And now for show

The show is less than a week away and I couldn’t be more excited. I love performing and the Saturday rehearsal was probably the most fun day I’ve had so far. Although I am excited, I’m also quite sad. It’s kind of like a bittersweet taste because I know performing it will be the best, but realizing there are no more rehearsals after is quite saddening. But I know Fame will never die because I have built bonds with people in the cast that I have a feeling are going to last a lifetime.

Kerry Wickersham – Musical Director

It has taken many years to have a live band with the majority of members as students. In the past, we have drafted in professionals to build up our sound and tackle the complexed parts. This year,  with the exception of the instrumental teachers, we are a complete student band, ages ranging from P6 to D1 with some band members have been playing for less than a year.

Many thanks go to Karen Blakemore for writing the brass arrangements, specific to the playing ability of the student.

Many Friday evenings and Sunday rehearsals have been behind the sounds you will hear in this evening’s production. We sincerely hope you can´t stop your foot from tapping and singing along to some of the classics!

Isobel C(M3) Saxophonist.

I started playing the saxophone a little over two years ago, and over this time it has become a major part of my life. I play at every school concert I can, participating in the Secondary School Band.

An exciting opportunity

This year we have been given the opportunity to play in the school’s production of The Kids from Fame, it has been an amazing experience working alongside our teachers and classmates to put together a collective of songs. Many Thursday, Friday and Sunday rehearsals have been put in for this. Each rehearsal we could hear ourselves progressing, every practise filled with laughter and outright enjoyment.

Practise makes perfect

One of the highlights is when we play a song which we haven’t practised because you can hear how bad it sounds –  and then how much it improves when we all go over our parts, it’s a good example of how much practise does affect your performance.

Inspiring teachers

I would like to thank all our music teachers because some of these rehearsals haven’t been easy! In particular, I would like to thank Miss Karen because she has written everyone’s parts in the songs, and when a part was to difficult for us to play she would re-write it and simplify it. Mr Wickersham has been such an inspiration, telling us how great the final performance will be and motivating us when we have bad days.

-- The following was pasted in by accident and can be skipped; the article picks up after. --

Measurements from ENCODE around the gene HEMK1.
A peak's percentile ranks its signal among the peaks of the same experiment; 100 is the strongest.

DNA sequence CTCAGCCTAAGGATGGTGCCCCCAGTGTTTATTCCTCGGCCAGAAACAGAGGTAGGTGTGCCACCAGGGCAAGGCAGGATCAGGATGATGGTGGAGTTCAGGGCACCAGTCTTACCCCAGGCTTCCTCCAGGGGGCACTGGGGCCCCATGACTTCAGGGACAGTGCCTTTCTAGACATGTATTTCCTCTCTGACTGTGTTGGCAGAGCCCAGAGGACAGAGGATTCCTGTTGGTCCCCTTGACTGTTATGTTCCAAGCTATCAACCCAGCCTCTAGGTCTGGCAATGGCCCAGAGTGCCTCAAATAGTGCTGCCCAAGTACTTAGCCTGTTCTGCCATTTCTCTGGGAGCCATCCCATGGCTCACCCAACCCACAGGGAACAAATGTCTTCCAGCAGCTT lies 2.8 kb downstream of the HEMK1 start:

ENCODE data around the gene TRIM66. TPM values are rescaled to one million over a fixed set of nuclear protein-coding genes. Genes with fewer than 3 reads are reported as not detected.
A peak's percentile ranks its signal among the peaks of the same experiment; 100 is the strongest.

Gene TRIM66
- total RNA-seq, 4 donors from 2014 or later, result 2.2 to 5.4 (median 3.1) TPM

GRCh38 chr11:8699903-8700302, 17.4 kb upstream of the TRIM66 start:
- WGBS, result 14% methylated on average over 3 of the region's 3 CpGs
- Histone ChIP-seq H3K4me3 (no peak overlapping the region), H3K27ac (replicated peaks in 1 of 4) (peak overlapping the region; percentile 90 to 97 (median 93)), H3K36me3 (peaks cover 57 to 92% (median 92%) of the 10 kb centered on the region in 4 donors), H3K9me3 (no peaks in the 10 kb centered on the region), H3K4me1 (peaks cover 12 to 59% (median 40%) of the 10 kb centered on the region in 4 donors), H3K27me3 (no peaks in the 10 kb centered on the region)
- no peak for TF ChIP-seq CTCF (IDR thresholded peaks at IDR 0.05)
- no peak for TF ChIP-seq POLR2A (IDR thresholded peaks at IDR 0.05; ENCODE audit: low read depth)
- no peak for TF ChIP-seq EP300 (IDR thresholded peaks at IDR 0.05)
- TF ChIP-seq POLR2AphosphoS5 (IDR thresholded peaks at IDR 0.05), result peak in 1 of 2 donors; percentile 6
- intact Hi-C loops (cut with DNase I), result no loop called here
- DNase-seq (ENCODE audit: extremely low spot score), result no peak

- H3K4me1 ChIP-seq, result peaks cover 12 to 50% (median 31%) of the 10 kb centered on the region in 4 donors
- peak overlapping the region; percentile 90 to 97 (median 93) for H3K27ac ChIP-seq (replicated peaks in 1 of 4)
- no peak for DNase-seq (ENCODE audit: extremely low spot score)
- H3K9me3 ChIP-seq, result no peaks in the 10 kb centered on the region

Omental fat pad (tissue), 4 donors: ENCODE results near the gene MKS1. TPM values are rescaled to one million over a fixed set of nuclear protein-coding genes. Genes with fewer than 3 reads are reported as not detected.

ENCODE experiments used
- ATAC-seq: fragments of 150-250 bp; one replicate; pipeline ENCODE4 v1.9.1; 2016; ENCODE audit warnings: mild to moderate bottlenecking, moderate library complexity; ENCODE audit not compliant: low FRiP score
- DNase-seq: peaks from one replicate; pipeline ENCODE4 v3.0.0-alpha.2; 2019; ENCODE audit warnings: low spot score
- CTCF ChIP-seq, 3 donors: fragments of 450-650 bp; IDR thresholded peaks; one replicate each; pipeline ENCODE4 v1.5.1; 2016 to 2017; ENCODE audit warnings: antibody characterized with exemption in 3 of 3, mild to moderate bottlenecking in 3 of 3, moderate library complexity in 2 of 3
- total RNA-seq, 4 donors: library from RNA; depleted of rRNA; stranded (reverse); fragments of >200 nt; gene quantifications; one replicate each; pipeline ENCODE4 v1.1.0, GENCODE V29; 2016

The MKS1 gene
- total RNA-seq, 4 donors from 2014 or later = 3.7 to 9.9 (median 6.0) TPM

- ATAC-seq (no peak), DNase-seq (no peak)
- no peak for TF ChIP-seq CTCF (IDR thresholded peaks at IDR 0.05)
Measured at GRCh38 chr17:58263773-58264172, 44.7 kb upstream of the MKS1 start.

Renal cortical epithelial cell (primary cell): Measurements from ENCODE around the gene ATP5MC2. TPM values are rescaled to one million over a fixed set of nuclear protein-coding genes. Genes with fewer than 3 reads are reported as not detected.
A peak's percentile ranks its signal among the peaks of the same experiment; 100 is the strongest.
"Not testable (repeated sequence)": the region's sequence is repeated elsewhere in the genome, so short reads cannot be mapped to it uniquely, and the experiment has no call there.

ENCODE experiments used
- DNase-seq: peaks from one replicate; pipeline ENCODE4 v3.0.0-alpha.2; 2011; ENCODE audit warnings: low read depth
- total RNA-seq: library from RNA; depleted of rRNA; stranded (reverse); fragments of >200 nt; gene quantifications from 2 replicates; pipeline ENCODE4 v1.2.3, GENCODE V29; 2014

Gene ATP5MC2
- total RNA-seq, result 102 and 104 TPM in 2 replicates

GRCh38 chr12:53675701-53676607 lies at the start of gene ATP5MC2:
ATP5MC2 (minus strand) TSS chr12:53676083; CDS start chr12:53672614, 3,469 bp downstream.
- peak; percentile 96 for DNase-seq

Come and see the show!

Over the months leading up to The Kids from Fame I have felt a mix of emotions, I am quite scared because this will be my first big performance with the school but also exhilarated because  I am part of something that is much bigger than myself. I know that the final product will definitely be worth all of this effort. Hearing and seeing the band and dancers come together has been eye-opening, the amount of effort that they put into learning all these dances is incredible and when you come to see the show you will understand why we love music and all the art options that we are offered.

Karen Blakemore – Musical arrangement, peripatetic support and trumpet player

I am proud of the students in the Fame band, the youngest member, on trumpet, is only in P6 but she, along with all of the other students, have spent time learning their parts and shown real commitment and dedication!

Being part of a show as a musician is not just about playing the correct notes, it’s about working as a team along with the cast on stage. I feel that this is a great experience for the band, a chance to show how professional they are and give them a proper insight into being a musician – discipline is a major factor and the Fame band have demonstrated just that!!!

Christine Barling and Maria Pinnock,  Costume design.

Collating the costumes for this show seemed an easy job at first as we thought to pillage the bright neons from ´Back to the 80s´ performed some years ago. However the aficionado of Fame Mrs Pinnock saw the cast being dressed in a more day-to-day inner city look, so we essentially started from scratch.

Raiding the costume cupboard

It has been a lot of fun blending what we could rehaul from the costume cupboard and scoop up from local shops to create the right ´look´ for the characters that needed to be presented on stage. Once again we often let the students take the lead as they helped us choose costumes that would help them craft the characters they were developing for the stage.  

An explosion of colour

The piles of unitards, bags of leg warmers and hung hats first came to life in the dynamic explosion of colour and chaos that was our photoshoot. Putting the cast in costume suddenly brought to life the potential vivacity of the show which our Marketing Team encaptured perfectly in our posters for the show. Suddenly show time seemed to be scarily soon!

The Kids from Fame Programme